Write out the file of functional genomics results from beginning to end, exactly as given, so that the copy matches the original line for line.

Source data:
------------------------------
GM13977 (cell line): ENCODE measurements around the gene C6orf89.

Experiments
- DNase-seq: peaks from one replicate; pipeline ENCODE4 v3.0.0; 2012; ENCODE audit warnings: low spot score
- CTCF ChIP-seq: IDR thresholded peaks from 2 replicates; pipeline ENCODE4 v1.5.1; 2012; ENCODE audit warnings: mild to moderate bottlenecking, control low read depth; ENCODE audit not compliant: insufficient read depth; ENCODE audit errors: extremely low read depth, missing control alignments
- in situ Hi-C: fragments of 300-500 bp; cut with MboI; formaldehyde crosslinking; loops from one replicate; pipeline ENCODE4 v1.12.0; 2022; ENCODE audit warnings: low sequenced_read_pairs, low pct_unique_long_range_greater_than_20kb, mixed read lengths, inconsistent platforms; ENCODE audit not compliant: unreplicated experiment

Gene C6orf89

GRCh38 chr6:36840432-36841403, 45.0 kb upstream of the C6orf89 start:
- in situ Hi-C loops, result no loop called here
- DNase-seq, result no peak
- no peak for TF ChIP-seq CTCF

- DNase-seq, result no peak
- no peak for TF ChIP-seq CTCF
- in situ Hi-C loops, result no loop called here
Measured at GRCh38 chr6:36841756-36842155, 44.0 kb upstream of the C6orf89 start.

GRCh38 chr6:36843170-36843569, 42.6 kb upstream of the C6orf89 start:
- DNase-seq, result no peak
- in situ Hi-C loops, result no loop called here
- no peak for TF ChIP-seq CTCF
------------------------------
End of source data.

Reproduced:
GM13977 (cell line): ENCODE measurements around the gene C6orf89.

Experiments
- DNase-seq: peaks from one replicate; pipeline ENCODE4 v3.0.0; 2012; ENCODE audit warnings: low spot score
- CTCF ChIP-seq: IDR thresholded peaks from 2 replicates; pipeline ENCODE4 v1.5.1; 2012; ENCODE audit warnings: mild to moderate bottlenecking, control low read depth; ENCODE audit not compliant: insufficient read depth; ENCODE audit errors: extremely low read depth, missing control alignments
- in situ Hi-C: fragments of 300-500 bp; cut with MboI; formaldehyde crosslinking; loops from one replicate; pipeline ENCODE4 v1.12.0; 2022; ENCODE audit warnings: low sequenced_read_pairs, low pct_unique_long_range_greater_than_20kb, mixed read lengths, inconsistent platforms; ENCODE audit not compliant: unreplicated experiment

Gene C6orf89

GRCh38 chr6:36840432-36841403, 45.0 kb upstream of the C6orf89 start:
- in situ Hi-C loops, result no loop called here
- DNase-seq, result no peak
- no peak for TF ChIP-seq CTCF

- DNase-seq, result no peak
- no peak for TF ChIP-seq CTCF
- in situ Hi-C loops, result no loop called here
Measured at GRCh38 chr6:36841756-36842155, 44.0 kb upstream of the C6orf89 start.

GRCh38 chr6:36843170-36843569, 42.6 kb upstream of the C6orf89 start:
- DNase-seq, result no peak
- in situ Hi-C loops, result no loop called here
- no peak for TF ChIP-seq CTCF